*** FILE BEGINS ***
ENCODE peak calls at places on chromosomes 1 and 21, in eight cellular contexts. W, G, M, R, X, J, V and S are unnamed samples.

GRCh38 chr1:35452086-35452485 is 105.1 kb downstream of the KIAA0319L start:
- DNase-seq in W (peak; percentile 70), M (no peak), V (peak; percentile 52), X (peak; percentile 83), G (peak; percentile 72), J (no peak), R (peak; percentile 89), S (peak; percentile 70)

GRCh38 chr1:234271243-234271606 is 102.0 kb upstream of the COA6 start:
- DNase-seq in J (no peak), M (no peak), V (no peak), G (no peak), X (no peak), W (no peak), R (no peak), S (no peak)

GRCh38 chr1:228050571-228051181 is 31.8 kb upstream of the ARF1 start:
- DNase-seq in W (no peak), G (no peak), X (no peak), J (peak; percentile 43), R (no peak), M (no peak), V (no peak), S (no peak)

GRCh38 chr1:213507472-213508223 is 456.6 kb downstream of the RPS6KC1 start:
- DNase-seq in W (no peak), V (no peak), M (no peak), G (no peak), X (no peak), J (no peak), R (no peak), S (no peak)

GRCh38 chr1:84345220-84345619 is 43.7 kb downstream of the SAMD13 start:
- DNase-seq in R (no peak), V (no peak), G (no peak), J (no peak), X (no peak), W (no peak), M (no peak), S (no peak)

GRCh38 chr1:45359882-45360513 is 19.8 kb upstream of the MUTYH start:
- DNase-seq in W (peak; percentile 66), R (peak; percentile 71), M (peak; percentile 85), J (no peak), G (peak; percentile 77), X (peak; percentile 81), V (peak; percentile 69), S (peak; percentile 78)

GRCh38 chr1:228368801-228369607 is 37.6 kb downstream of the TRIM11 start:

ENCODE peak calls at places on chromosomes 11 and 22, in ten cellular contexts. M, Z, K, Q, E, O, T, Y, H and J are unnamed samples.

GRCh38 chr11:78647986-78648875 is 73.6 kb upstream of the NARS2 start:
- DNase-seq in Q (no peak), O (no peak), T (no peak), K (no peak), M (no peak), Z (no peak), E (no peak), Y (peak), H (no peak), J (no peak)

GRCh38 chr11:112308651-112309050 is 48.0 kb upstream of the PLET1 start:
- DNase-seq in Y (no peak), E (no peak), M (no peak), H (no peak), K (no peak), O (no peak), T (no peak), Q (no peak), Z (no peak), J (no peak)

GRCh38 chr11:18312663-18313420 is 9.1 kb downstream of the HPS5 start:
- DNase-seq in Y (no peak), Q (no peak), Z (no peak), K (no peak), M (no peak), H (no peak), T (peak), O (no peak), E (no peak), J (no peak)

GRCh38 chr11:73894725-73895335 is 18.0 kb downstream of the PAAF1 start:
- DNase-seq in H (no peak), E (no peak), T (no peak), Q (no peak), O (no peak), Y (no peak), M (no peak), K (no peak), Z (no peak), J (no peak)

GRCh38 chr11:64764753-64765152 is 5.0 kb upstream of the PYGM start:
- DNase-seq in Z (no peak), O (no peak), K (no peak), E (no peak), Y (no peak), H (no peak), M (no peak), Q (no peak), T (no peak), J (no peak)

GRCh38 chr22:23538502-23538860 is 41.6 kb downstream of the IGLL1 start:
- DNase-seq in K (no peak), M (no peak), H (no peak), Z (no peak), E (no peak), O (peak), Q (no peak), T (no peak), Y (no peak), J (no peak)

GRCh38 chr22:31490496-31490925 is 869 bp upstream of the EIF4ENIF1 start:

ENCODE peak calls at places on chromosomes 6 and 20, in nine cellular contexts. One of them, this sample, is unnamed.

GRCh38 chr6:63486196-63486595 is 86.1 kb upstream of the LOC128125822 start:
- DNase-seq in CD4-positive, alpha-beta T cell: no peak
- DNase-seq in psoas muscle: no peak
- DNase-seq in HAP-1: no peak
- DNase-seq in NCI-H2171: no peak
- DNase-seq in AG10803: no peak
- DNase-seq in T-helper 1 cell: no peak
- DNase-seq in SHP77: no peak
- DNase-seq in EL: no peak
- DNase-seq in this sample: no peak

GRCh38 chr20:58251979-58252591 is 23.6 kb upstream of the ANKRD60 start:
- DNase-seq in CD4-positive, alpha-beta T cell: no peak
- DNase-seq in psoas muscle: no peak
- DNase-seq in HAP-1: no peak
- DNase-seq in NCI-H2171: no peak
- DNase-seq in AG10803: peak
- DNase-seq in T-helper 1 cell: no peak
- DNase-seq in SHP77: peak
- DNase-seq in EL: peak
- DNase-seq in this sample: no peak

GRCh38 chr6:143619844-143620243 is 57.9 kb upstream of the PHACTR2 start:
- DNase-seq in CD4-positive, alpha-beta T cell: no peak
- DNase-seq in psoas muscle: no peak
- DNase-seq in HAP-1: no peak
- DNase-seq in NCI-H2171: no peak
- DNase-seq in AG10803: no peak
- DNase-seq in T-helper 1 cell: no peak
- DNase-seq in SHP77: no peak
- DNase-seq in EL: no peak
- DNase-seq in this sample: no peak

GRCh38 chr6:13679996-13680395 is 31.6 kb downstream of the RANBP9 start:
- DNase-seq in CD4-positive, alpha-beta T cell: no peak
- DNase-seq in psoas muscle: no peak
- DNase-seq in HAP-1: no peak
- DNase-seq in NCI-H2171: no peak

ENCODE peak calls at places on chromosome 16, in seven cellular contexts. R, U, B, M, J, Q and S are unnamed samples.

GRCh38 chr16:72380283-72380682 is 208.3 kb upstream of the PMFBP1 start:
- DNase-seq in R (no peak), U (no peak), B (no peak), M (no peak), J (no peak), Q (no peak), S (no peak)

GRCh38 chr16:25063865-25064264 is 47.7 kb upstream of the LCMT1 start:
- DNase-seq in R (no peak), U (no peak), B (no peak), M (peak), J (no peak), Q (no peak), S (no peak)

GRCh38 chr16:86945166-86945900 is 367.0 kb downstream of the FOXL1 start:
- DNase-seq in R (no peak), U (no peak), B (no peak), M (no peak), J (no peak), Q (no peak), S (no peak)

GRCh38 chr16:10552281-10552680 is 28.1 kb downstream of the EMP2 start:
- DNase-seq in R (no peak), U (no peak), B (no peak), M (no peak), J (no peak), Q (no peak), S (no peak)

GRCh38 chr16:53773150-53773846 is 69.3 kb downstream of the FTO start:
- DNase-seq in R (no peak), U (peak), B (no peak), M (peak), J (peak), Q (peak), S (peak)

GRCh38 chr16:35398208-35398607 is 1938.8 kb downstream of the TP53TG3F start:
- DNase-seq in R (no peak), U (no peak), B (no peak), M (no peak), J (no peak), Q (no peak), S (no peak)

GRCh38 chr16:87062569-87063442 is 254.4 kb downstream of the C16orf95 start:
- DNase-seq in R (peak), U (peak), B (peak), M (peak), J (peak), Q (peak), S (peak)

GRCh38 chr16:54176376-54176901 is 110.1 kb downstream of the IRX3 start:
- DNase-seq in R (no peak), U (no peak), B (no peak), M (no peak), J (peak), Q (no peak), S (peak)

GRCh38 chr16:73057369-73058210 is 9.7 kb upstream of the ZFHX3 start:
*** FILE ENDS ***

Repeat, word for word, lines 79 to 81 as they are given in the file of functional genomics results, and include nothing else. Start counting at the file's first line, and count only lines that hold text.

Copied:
- DNase-seq in R (peak), U (peak), B (peak), M (peak), J (peak), Q (peak), S (peak)

GRCh38 chr16:54176376-54176901 is 110.1 kb downstream of the IRX3 start:
- DNase-seq in R (no peak), U (no peak), B (no peak), M (no peak), J (peak), Q (no peak), S (peak)